After seeing today's news, I sat down with a calendar. Strasburg burned 55 1/3 innings in the minors before being called up and seven more in his debut. That leaves him with about 96 more innings to pitch this year. If he were to pitch seven innings every time he started (he won't, but let's just take a best-case scenario -- or maybe a worst-case scenario, depending on your perspective), that's 12 more starts.

In that case, Strasburg would run out of innings Aug. 7, nearly two months before the end of the season.

If Strasburg is filling seats and keeping fans' attention on the Nationals, there will surely be a lot of pressure on the team not to shelve their main attraction. Riggleman managed the Cubs during Kerry Wood's rookie year, and has always felt guilty that he might have overworked Wood and caused the arm problems that derailed his career (it should be noted that Wood has said he does not blame Riggleman).

Could be a tough call for the Nationals, but you have to think their top priority will be protecting their investment long-term.

-- David Andriesen

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Category: MLB
Posted on: June 9, 2010 2:18 pm
Edited on: June 9, 2010 2:28 pm
 

Pirates' Lincoln to debut tonight


There is going to be another big pitching debut at Nationals Park tonight, this time with the spotlight on the visitors.

The day after Stephen Strasburg's much-hyped first start, the Pirates called up former first round pick Brad Lincoln and plan to start him against the Nationals tonight. The right-hander (who bats lefty) was the fourth overall pick in the 2006 draft out of the University of Houston.

Lincoln, 25, was 6-2 with a 3.16 ERA for Triple-A Indianapolis, and his promotion was just a matter of time. His turn in the rotation in Indianapolis was supposed to be Tuesday, and for a while it looked like he would be pitted against Strasburg, but the Pirates elected to avoid a situation in which their prospect would have been an afterthought. (The Pirates, of course, deny that was the reason, but who could blame them?)

The Pirates' rotation can certainly use a boost -- Pittsburgh's starters have a collective 5.77 ERA, worst in the majors by more than half a run.

The Pirates are also expected to promote outfielder Jose Tabata. They cleared two roster spots after Tuesday night's game by optioning first baseman Jeff Clement to Triple-A and designating reliever Jack Taschner for assignment.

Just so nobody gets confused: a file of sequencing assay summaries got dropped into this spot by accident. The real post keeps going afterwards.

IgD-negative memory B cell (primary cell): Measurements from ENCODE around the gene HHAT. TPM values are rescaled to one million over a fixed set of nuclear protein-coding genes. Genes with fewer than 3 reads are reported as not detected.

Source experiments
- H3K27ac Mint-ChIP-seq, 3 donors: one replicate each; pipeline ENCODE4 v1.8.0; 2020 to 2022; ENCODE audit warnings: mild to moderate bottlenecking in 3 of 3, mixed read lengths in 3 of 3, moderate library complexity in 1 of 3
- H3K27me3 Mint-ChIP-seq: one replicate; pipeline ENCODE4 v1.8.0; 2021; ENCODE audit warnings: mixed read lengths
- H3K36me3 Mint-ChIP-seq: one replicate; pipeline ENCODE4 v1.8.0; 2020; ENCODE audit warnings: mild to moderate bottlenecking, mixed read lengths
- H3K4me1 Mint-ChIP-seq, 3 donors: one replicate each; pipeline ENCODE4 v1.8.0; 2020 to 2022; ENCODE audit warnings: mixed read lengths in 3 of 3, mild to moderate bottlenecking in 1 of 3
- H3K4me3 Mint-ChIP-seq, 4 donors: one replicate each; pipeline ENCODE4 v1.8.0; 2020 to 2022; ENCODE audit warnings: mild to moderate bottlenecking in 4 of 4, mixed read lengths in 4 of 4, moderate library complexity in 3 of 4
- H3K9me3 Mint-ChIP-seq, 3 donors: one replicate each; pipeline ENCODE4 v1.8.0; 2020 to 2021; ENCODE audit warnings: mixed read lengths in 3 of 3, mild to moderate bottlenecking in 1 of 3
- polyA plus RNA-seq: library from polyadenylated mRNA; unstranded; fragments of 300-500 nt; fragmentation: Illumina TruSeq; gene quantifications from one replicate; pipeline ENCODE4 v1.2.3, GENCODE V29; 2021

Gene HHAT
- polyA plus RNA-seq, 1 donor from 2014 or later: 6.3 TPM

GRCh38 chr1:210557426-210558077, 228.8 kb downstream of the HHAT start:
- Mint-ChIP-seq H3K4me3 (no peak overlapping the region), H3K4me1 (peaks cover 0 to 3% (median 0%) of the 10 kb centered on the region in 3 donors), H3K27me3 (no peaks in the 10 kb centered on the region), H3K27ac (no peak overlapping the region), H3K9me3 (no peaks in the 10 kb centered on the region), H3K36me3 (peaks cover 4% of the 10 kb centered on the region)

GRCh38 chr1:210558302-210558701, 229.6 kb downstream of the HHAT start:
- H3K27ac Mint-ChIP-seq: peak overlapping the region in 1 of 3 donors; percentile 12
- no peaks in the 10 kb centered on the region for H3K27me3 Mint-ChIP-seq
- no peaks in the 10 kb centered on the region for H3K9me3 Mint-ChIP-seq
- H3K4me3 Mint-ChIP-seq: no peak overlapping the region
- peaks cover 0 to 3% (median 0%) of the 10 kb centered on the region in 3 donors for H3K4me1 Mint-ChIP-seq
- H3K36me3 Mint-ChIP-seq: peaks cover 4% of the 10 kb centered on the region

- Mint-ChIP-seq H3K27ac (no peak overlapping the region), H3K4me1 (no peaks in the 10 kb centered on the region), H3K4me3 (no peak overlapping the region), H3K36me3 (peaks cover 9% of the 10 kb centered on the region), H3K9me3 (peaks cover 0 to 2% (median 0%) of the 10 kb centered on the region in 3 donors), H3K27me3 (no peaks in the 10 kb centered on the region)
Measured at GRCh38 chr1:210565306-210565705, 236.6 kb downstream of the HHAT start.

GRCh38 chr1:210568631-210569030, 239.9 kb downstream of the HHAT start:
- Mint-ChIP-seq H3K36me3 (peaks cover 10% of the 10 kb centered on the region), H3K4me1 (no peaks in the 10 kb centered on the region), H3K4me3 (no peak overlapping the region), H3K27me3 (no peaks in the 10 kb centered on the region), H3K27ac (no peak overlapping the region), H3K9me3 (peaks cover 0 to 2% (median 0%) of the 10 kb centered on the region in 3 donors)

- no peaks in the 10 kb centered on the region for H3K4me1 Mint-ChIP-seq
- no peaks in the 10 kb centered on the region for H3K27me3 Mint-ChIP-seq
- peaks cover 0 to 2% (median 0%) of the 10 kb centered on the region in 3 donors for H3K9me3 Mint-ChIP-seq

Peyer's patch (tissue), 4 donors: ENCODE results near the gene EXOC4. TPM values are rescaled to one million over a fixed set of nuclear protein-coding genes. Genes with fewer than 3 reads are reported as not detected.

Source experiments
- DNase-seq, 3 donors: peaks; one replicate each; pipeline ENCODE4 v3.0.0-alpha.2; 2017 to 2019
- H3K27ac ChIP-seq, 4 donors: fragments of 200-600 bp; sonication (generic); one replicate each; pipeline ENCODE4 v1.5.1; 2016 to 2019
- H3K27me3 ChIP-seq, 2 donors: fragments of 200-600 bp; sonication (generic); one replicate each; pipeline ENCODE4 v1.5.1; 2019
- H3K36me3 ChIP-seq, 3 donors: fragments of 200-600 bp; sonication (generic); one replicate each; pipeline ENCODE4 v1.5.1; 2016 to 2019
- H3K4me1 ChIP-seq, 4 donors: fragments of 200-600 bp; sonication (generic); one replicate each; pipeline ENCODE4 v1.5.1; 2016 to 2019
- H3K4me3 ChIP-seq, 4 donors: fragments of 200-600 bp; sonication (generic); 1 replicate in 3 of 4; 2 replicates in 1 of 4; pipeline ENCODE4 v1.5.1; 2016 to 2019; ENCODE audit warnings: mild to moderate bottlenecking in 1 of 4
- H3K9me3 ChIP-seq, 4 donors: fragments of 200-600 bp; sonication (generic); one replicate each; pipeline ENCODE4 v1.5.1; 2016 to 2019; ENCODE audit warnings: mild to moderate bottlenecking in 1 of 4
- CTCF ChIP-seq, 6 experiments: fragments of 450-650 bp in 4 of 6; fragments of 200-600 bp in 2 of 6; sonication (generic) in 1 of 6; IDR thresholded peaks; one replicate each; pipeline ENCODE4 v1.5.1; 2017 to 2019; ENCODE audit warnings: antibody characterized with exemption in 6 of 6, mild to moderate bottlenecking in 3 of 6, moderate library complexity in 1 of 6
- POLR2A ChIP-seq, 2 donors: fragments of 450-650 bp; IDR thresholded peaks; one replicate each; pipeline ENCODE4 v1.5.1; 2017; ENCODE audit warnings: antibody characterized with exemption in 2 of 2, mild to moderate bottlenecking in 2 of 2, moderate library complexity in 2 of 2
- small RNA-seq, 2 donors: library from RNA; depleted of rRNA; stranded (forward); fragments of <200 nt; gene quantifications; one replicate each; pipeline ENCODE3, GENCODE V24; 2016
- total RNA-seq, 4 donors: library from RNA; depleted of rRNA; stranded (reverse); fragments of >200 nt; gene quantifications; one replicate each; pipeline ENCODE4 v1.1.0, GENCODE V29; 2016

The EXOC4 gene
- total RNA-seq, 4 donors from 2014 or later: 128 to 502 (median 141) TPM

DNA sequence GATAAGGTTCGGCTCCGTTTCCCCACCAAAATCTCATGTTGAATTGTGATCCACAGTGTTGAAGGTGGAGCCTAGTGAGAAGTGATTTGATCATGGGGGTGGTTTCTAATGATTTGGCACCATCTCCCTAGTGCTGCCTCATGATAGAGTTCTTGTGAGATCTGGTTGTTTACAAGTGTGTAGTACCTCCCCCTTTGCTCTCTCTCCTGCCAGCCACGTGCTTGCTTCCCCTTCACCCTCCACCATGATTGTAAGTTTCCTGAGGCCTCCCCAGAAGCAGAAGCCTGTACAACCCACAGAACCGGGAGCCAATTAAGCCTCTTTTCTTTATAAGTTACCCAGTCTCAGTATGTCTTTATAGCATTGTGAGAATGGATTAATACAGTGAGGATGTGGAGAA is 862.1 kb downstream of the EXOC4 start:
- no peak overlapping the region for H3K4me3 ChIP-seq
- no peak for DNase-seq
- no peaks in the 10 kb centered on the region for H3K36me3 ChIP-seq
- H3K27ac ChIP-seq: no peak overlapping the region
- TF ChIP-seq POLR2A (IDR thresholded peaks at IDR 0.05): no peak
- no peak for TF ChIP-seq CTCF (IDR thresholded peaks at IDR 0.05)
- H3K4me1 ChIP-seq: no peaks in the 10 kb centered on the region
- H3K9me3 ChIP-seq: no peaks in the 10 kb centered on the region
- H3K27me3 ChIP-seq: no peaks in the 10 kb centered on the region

-- David Andriesen

UPDATE: Tabata promotion now official

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Posted on: June 9, 2010 1:52 pm
 

Cleveland to get Strasburg bump


The Nationals confirmed this morning that Stephen Strasburg will indeed make his second career start on Sunday in Cleveland.

The Indians report that tickets are moving fast for the game -- they sold 1,000 between midnight and noon Wednesday, and about 19,000 total have been sold for the game. Nobody could use the boost more than the Indians, who are dead last in major league attendance at 15,527 per game.

-- David Andriesen

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Category: MLB
Posted on: June 9, 2010 12:46 pm
Edited on: June 9, 2010 12:49 pm
 

Orioles' skipper list includes Valentine, Wedge


The Orioles plan to interview former major league managers Bobby Valentine and Eric Wedge and have contacted several other potential candidates for their managerial opening, according to the Baltimore Sun .

The Orioles, who have the worst record in baseball and are already 22 games out of first, fired Dave Trembley last week. The team is being managed on an interim basis by Juan Samuel.

"We're starting the process, sort of the vetting process. We're not expecting anything soon. I'm not sure how the timetable is going to play out myself," Orioles president Andy MacPhail told the Sun. "I've never been through one of these in-season. We'll do our due diligence and work through it, but I'm not expecting anything quickly."

Valentine took the Mets to the World Series in 2000 and also won a title in Japan in 2005. He's currently an analyst for ESPN. Valentine's somewhat cantankerous personality has rubbed some people in the game the wrong way over the years, but given his track record (he has a .510 winning percentage in 15 years managing in the majors) it's surprising he hasn't been given another chance to manage by now.

Wedge managed the Indians for seven years before being given his walking papers at the end of last season.

Samuel will be considered to retain the Orioles' job. Other names that have been connected to the search include Buck Showalter, Bob Melvin and Clint Hurdle.

-- David Andriesen

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Category: MLB
Tags: Orioles
 
Posted on: June 9, 2010 12:20 pm
Edited on: June 9, 2010 5:57 pm
 

Yankees to pursue Lee?

According to the New York Post's George King , the Mariners are expecting the Yankees to be among the bidders if they shop left-hander Cliff Lee before the deadline.

Lee was traded to Seattle in the offseason and is in the final year of his contract. The Mariners hoped to contend and convince Lee to sign long-term, but with their season in the ditch they will almost certainly opt to cash him in. Lee is making $9 million this season.

A source told King the Mariners have been scouting the Yankees' minor league system extensively and will ask for shortstop Eduardo Nunez and a catcher.

-- David Andriesen

UPDATE: The New York Daily News says the Yankees are not interested in adding a starter, according to a team source.

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Category: MLB